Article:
Energy Report: It's Back

Despite a landmark decision by a Dutch court that Shell (RDS-A) has to reduce its carbon footprint and environmentalists getting on Exxon Mobil's (XOM) board, demand for fossil fuels is on track to exceed pre-COVID levels on a path to new records.

The Investors Business Daily reported that Exxon's meeting, activist investor Engine No. 1 gained ground in its fight to get the U.S. oil major to take a more proactive approach to climate change, which it believes will have major ramifications for Exxon stock. In particular, it wants Exxon to pledge to reduce its emissions to net-zero by 2050 and wants to replace four board members with its candidates. Greg Goff, ex CEO of refiner Andeavor, and environmental scientist Kaisa Hietala will now join the board. While Engine No. 1 won two seats on the board, votes on the other two are too close to call. Exxon recessed the meeting to extend voting to avoid a loss. But Darren Woods was re-elected CEO, though he likely will face more pressure to act on a climate-change agenda. 

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Image Source: Unsplash

Reuters laid out the Shell decision. They reported that a Dutch court on Wednesday ordered Royal Dutch Shell (RDS-A) to significantly deepen planned greenhouse gas emission cuts, in a landmark ruling that could pave the way for legal action against energy companies around the world. Shell said it was "disappointed" by the ruling which it plans to appeal. Here are some key points about the ruling:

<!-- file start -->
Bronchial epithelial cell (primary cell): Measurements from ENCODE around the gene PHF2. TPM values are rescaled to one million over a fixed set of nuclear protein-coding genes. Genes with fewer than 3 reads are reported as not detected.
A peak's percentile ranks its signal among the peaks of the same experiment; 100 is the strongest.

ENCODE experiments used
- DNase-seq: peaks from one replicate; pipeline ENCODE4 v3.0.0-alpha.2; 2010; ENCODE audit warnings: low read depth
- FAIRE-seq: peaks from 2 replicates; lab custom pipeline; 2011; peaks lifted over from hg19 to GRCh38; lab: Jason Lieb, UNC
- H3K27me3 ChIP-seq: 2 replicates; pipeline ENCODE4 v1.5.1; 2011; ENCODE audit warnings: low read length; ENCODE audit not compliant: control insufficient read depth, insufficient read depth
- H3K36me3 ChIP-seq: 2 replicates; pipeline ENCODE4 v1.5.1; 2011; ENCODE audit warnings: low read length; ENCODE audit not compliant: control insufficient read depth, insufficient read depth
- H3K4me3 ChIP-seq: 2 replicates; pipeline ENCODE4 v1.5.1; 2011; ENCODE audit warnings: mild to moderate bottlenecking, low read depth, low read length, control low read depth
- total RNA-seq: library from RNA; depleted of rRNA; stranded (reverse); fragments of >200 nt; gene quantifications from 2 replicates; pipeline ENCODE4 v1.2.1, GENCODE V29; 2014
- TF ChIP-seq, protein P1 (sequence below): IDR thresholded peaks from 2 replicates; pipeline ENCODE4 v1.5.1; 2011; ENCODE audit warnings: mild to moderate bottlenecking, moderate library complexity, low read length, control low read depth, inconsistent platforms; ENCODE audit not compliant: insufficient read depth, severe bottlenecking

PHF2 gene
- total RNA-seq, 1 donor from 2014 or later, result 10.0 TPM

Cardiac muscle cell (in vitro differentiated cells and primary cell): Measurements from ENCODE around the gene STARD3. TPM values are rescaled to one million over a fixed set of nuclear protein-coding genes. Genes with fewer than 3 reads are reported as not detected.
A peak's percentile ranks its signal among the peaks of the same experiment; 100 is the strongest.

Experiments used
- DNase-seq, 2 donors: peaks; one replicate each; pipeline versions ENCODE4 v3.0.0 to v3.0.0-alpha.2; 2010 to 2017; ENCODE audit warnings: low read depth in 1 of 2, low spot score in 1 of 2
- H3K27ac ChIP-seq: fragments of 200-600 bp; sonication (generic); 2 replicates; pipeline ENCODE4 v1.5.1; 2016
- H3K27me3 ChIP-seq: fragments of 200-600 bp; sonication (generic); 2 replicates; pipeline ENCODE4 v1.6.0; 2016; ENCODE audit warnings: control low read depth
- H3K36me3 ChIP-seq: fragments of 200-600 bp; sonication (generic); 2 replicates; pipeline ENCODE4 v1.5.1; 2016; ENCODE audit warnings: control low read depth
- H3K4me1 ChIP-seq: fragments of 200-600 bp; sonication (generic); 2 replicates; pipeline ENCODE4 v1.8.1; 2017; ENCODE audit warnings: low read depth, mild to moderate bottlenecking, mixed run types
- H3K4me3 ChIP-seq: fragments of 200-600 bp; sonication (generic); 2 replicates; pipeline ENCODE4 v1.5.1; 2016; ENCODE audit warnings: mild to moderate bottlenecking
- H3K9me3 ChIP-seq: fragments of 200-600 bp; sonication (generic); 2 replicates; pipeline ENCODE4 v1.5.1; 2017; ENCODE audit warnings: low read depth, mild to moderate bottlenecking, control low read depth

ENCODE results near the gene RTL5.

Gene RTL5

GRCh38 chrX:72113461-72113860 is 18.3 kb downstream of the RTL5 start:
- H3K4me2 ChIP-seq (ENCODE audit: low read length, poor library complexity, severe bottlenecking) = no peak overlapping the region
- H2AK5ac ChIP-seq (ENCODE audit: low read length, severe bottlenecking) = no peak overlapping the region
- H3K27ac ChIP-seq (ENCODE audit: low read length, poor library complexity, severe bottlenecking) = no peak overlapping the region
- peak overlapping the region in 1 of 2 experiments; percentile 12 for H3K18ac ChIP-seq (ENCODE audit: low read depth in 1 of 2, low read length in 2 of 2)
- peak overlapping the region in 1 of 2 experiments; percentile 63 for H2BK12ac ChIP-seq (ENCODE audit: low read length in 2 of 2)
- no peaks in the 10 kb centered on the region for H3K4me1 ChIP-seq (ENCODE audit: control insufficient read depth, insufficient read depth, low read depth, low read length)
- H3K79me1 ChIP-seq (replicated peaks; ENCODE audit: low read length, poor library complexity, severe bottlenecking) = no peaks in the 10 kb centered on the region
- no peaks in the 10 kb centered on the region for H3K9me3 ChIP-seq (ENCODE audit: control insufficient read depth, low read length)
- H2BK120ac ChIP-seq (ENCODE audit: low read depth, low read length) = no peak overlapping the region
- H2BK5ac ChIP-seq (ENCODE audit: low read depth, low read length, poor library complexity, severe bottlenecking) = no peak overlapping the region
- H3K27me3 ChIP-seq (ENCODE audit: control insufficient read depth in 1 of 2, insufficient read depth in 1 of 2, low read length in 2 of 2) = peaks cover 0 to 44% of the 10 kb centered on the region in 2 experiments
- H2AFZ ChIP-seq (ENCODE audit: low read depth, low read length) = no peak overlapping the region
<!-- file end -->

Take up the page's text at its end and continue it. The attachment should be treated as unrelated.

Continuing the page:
WHAT WAS THE RULING? The district court ordered Shell to cut its absolute carbon emissions by 45% by 2030 compared to 2019 levels. Shell currently aims to reduce the carbon intensity of products it sells by 20% over the same period from a 2016 baseline.

DOES THE RULING AFFECT SHELL'S GLOBAL OPERATIONS? Yes. The reduction relates to Shell's global operations and is not limited to the Netherlands, the court ruling said.

WHAT DOES IT MEAN FOR SHELL? The ruling said that, "it is up to RDS (Royal Dutch Shell) to design the reduction obligation, taking account of its current obligations and other relevant circumstances." Shell earlier this year announced a strategy to become a net-zero emissions company by 2050, meaning its absolute emissions will also be net-zero at that point. It has stated that it believes its emissions peaked in 2018.

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